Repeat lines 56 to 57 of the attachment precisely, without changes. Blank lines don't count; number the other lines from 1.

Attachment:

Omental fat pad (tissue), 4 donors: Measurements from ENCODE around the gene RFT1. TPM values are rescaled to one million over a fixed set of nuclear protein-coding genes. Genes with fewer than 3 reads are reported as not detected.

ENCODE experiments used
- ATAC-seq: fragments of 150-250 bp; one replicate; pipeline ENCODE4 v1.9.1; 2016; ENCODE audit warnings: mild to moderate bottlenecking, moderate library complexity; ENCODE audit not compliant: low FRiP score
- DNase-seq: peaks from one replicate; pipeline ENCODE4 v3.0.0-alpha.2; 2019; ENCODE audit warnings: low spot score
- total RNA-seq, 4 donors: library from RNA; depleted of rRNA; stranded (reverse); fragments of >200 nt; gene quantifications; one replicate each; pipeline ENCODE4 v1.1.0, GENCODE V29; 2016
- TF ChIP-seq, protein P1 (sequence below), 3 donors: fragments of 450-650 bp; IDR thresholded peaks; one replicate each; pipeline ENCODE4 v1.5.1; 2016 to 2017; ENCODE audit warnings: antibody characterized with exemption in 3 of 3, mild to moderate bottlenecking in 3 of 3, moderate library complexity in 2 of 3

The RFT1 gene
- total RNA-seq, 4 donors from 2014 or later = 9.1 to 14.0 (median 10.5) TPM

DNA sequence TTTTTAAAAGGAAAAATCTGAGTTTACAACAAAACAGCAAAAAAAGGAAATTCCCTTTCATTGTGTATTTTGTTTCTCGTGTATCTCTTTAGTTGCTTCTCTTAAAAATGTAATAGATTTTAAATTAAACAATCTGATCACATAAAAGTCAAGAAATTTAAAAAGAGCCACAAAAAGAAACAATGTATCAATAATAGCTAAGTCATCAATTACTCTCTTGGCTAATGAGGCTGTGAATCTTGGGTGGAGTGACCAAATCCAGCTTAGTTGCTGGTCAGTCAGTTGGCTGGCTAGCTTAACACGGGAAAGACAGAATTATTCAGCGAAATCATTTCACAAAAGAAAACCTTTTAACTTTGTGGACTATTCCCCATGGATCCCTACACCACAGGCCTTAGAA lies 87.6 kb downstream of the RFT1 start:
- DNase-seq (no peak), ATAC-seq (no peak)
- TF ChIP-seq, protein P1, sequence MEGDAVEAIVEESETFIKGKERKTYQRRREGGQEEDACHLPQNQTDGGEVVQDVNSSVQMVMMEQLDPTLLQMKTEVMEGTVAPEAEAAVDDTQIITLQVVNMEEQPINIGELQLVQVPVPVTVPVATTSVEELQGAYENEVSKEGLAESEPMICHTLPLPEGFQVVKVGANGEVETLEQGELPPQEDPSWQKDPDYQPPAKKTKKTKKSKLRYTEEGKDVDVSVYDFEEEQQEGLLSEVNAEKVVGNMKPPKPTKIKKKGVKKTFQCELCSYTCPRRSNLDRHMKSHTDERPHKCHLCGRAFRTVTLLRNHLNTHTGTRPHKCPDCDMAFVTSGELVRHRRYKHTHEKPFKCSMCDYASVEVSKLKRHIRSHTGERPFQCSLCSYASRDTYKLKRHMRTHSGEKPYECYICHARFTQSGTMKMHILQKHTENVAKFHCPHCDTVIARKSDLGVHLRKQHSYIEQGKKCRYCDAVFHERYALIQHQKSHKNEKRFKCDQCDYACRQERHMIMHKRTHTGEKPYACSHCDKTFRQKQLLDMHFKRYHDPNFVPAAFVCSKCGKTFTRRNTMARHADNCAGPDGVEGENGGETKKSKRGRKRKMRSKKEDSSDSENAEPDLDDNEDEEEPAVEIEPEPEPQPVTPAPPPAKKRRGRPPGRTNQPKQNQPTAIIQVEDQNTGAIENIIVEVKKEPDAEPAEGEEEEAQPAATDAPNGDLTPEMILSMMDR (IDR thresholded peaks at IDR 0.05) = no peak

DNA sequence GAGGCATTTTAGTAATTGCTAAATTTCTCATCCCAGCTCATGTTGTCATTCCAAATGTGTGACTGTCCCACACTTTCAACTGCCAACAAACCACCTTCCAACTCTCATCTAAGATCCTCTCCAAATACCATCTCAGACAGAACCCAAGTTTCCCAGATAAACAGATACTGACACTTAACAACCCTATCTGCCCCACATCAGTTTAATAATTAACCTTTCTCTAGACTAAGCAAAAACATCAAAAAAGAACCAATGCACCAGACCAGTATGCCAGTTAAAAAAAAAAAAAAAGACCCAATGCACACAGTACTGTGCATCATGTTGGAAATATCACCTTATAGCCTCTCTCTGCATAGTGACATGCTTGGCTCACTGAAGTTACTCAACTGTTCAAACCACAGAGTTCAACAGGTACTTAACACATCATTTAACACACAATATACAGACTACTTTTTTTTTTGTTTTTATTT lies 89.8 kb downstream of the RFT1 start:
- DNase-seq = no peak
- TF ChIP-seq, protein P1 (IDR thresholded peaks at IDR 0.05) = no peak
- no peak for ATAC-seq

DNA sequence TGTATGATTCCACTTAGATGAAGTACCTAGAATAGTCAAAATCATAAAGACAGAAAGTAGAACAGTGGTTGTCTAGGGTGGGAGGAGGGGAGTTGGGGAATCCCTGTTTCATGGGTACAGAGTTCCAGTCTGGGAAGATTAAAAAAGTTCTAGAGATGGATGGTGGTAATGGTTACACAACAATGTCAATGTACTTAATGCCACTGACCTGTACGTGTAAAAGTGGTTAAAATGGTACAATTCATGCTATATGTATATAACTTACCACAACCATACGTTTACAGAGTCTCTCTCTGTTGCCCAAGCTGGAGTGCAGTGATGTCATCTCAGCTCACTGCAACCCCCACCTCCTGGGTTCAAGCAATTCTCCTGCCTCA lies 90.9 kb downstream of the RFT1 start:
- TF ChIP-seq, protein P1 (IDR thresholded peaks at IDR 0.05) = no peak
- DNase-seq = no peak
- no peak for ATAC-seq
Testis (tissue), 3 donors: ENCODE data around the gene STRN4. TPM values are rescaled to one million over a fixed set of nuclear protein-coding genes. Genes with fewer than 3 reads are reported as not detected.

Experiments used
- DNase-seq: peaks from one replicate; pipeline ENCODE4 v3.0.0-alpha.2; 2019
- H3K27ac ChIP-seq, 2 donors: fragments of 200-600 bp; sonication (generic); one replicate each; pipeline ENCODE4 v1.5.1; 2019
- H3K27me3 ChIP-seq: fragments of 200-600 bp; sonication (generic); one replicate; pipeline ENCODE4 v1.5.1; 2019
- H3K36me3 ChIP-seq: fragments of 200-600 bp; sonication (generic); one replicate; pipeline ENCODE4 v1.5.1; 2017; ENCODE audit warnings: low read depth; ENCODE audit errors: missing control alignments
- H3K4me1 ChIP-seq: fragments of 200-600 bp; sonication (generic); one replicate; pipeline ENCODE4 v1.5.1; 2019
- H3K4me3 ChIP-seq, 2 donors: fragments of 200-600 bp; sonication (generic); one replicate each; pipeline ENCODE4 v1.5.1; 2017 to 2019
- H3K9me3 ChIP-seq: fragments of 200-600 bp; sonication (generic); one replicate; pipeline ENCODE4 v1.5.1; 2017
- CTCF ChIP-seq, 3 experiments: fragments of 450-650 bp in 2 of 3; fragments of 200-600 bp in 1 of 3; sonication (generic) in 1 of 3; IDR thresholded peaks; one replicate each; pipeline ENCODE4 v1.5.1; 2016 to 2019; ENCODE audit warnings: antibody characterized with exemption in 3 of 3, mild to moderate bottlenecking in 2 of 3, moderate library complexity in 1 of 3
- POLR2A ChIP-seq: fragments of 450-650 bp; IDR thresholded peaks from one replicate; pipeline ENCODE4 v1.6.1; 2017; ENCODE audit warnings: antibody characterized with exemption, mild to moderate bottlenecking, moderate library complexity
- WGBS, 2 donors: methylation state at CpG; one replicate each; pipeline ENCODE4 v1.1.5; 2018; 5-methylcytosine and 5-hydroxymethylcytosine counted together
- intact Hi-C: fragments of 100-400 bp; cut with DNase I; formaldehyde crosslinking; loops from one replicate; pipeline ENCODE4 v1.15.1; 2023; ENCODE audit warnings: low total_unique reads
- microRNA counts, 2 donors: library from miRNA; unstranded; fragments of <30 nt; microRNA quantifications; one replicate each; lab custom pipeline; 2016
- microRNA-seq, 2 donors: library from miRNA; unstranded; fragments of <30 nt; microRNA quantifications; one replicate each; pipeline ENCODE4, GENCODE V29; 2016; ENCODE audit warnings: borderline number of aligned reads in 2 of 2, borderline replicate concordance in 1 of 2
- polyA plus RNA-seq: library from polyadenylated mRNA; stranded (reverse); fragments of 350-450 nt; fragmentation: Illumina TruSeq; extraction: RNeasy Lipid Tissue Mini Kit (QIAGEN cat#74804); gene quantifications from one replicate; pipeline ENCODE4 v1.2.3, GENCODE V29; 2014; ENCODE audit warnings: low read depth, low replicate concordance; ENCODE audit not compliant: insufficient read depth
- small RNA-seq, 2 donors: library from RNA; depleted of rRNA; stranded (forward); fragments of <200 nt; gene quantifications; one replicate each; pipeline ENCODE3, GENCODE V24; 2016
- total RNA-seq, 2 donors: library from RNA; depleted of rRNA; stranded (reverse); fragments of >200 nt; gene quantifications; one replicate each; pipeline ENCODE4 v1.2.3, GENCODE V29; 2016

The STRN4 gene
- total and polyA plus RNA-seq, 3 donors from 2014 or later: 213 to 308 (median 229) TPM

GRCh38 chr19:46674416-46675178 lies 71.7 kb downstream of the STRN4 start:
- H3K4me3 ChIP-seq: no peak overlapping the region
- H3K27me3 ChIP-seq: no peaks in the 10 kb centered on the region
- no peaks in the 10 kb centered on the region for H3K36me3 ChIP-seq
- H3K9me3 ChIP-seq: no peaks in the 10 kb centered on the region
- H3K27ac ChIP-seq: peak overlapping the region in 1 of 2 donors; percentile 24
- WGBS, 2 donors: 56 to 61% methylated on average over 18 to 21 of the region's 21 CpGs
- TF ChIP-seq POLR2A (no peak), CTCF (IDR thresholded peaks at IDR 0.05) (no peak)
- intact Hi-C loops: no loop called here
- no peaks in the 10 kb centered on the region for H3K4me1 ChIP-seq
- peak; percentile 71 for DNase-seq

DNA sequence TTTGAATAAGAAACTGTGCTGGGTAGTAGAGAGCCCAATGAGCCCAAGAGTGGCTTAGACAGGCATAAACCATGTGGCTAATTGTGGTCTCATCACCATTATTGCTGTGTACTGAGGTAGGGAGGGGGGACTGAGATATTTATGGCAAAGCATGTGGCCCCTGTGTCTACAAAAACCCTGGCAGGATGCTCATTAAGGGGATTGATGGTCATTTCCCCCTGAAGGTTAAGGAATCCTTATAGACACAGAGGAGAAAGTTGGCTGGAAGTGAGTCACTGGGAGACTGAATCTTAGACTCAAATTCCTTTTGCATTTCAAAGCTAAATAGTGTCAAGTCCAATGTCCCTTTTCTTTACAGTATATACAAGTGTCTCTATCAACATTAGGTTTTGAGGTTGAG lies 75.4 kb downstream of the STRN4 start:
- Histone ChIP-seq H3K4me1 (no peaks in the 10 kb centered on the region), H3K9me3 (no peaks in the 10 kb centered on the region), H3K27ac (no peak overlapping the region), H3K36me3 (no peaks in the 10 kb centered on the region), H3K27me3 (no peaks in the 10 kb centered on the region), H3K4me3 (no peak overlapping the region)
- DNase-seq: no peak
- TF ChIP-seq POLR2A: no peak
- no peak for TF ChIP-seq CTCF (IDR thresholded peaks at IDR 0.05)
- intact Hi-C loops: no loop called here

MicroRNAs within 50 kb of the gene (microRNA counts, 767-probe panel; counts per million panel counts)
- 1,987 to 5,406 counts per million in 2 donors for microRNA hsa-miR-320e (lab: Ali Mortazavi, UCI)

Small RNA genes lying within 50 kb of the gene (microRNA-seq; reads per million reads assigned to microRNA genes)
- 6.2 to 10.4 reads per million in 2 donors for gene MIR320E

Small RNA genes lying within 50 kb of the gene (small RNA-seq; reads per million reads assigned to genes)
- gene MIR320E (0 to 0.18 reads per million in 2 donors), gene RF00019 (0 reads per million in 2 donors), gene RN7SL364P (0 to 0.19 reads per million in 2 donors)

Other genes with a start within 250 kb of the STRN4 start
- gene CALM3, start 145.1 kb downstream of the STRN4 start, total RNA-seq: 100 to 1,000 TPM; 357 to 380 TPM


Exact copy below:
- intact Hi-C loops: no loop called here

MicroRNAs within 50 kb of the gene (microRNA counts, 767-probe panel; counts per million panel counts)